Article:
On producing more complexity than entropy in replication.
(49/58)RNA replication in the bacteriophage Q beta system can, in principle, transmit sequence complexity at a higher rate than it increases entropy. Expanding the variety of nucleotides, through novel base-pair interactions, would move the threshold at which synthesis produces more complexity than entropy away from near equilibrium while accelerating the system approach to equilibrium. A decrease in sequence complexity during polymerization, leading to a many-to-one monomer correspondence with template, cannot be reversed, owing to symmetry restrictions. In terms of the kinetic mechanism, uncertainty associated with the the path of depolymerization yields a path entropy which selectively prolongs the reverse reaction. Together with an elevation in thermodynamic entropy, therefore, there are two possible sources of irreversibility in a physical process. Some implications of kinetic irreversibility are considered in relation to the second law of thermodynamics and to the processing and translation of mRNA. (+info)
A study on the function of the glycine residue in the YGDD motif of the RNA-dependent RNA polymerase beta-subunit from RNA coliphage Q beta 1.
(50/58)Q beta replicases in which the Gly residue of the beta-subunit in the motif sequence, YGDD, was replaced with Ala, Ser, Pro, Met, or Val lost their replicase activity in vivo. In an in vitro Mg(2+)-dependent RNA-synthesizing system using poly(rC) or MDV-poly(+) RNA (a derivative of the naturally occurring small RNA that accumulates in the cells during Q beta phage infection) as templates, the lysates from the cells expressing such defective replicases exhibited only 2-6% of the enzyme activity of the lysate from those expressing wild-type replicase. However, the defective replicases, especially A357, with Ala substituted for the Gly, recovered enzyme activity when Mn2+ was added to the reaction mixture. Furthermore, the characteristics of the MDV-poly(+) RNA-dependent RNA synthesis by A357 replicase were similar to those by wild-type replicase in the presence of Mn2+. Gel retardation assay showed that all of the defective replicases could bind MDV-poly(+) RNA. These results suggest that the Gly residue in this motif of Q beta replicase is involved in Mg(2+)-catalyzed polymerization. In the Mn(2+)-catalyzed polymerization, A357 and S357 replicases can act as well as the wild-type replicase. (+info)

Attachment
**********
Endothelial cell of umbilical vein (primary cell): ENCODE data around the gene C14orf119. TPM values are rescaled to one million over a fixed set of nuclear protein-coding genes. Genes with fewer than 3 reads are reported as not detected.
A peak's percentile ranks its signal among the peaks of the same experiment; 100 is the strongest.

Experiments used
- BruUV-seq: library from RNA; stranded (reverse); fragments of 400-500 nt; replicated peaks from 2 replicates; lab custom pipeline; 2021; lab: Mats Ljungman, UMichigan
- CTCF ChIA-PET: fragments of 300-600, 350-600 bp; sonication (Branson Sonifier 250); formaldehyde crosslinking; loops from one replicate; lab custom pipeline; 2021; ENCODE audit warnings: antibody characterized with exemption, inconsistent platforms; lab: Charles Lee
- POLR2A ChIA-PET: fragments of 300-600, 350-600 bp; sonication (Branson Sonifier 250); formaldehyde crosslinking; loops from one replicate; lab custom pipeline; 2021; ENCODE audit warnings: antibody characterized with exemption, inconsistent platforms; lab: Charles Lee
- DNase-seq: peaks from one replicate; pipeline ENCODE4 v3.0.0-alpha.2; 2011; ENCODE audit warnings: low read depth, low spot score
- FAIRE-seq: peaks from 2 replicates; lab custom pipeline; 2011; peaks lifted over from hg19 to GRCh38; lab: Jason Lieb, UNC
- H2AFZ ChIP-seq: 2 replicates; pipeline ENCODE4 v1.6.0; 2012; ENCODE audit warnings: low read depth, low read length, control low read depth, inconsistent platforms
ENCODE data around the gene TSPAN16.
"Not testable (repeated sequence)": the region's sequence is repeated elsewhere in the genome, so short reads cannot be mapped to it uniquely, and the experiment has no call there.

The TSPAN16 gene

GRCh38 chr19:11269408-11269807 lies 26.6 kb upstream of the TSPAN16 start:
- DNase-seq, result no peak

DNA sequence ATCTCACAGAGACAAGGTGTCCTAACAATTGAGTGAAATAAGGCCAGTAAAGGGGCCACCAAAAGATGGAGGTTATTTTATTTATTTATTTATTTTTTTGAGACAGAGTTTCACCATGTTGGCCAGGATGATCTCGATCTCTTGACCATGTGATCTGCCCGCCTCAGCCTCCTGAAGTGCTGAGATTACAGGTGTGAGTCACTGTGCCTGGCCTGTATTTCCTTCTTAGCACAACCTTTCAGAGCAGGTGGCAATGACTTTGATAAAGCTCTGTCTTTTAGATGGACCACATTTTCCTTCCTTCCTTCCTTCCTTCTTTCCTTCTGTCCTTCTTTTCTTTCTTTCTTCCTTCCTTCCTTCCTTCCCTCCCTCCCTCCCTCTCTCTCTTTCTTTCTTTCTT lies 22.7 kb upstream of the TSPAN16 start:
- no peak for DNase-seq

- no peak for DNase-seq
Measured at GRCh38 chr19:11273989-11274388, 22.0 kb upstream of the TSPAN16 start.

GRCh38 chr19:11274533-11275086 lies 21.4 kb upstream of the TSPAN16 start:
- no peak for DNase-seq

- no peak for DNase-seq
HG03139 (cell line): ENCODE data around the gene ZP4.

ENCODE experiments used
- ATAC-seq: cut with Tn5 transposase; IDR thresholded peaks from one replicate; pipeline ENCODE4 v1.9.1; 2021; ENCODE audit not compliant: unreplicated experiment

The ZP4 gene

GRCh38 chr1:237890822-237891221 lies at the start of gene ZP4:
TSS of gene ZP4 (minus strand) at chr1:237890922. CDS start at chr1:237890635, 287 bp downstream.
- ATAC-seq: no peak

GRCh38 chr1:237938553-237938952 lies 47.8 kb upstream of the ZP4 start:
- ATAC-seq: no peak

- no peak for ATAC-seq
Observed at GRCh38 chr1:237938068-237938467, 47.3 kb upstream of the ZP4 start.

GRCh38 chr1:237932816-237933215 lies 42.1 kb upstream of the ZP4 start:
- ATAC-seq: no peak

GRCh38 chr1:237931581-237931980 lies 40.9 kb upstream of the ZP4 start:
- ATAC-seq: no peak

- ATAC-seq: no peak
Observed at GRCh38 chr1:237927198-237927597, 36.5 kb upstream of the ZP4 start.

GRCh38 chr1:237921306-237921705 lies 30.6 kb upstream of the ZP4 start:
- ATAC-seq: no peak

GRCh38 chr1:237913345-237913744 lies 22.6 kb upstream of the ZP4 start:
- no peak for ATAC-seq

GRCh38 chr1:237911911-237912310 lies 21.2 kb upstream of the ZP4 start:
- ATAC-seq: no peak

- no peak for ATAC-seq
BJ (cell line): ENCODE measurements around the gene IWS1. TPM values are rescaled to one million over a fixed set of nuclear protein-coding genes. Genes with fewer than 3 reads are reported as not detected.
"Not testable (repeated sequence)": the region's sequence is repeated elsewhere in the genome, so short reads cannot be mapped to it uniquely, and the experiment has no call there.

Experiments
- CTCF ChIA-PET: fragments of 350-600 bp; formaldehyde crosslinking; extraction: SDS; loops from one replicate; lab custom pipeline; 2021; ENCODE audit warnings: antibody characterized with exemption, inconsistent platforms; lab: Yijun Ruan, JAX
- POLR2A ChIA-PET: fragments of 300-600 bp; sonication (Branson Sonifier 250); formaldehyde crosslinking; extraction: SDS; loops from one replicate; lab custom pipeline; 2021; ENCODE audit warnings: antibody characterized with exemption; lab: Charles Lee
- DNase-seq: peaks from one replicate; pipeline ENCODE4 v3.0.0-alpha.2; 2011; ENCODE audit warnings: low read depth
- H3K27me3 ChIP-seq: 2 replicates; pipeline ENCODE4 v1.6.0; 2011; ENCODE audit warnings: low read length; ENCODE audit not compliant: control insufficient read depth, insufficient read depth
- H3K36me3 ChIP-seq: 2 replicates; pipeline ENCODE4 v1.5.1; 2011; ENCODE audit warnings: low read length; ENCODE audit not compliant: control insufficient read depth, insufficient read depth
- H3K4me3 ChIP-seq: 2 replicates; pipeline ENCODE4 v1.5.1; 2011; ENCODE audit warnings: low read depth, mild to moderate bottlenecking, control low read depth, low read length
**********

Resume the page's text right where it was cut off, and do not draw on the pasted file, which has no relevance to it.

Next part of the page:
Viral Q beta RNA as a high expression vector for mRNA translation in a cell-free system.
(51/58)Dihydrofolate reductase (DHFR) mRNA was inserted into Q beta phage RNA instead of its coat protein cistron. Translation of this recombinant mRNA in the Escherichia coli cell-free system resulted in the synthesis of DHFR, which was two orders of magnitude higher than that in the case of translation of the control DHFR mRNA. Additionally, it resulted in a significantly enhanced synthesis of Q beta replicase as compared with its synthesis when the original Q beta RNA was used. (+info)
The expression of nifA in Azorhizobium caulinodans requires a gene product homologous to Escherichia coli HF-I, an RNA-binding protein involved in the replication of phage Q beta RNA.
(52/58)We report the characterization of a mutant of Azorhizobium caulinodans, isolated after ethyl methanesulfonate mutagenesis. This Nod+ Nif- Fix- mutant is unable to synthesize 10 of 15 polypeptides normally induced under conditions of nitrogen fixation. By using lacZ fusions it was shown that nifA and nifA-regulated genes were not expressed in this strain. The mutation was complemented by a constitutively expressed nifA gene or by a 1.1-kb DNA fragment from the wild-type strain, whose nucleotide sequence revealed a single open reading frame of 255 bp coding for an 85-amino acid polypeptide. The deduced amino acid sequence is similar to that of HF-I, an RNA-binding protein of Escherichia coli, which is required for replication of bacteriophage Q beta RNA. The similarity can be extended to the function since hfq, the structural gene for HF-I, complemented the A. caulinodans mutant. The corresponding gene in A. caulinodans was termed nrfA (for nif regulatory factor). Inactivation of nrfA in the mutant was due to a missense mutation resulting in the replacement of a cysteine residue by arginine. A null mutant, constructed by disruption of nrfA, exhibited the same phenotype as the missense mutant. Thus, an additional factor can be added to the already complex system of nifA regulation in A. caulinodans. (+info)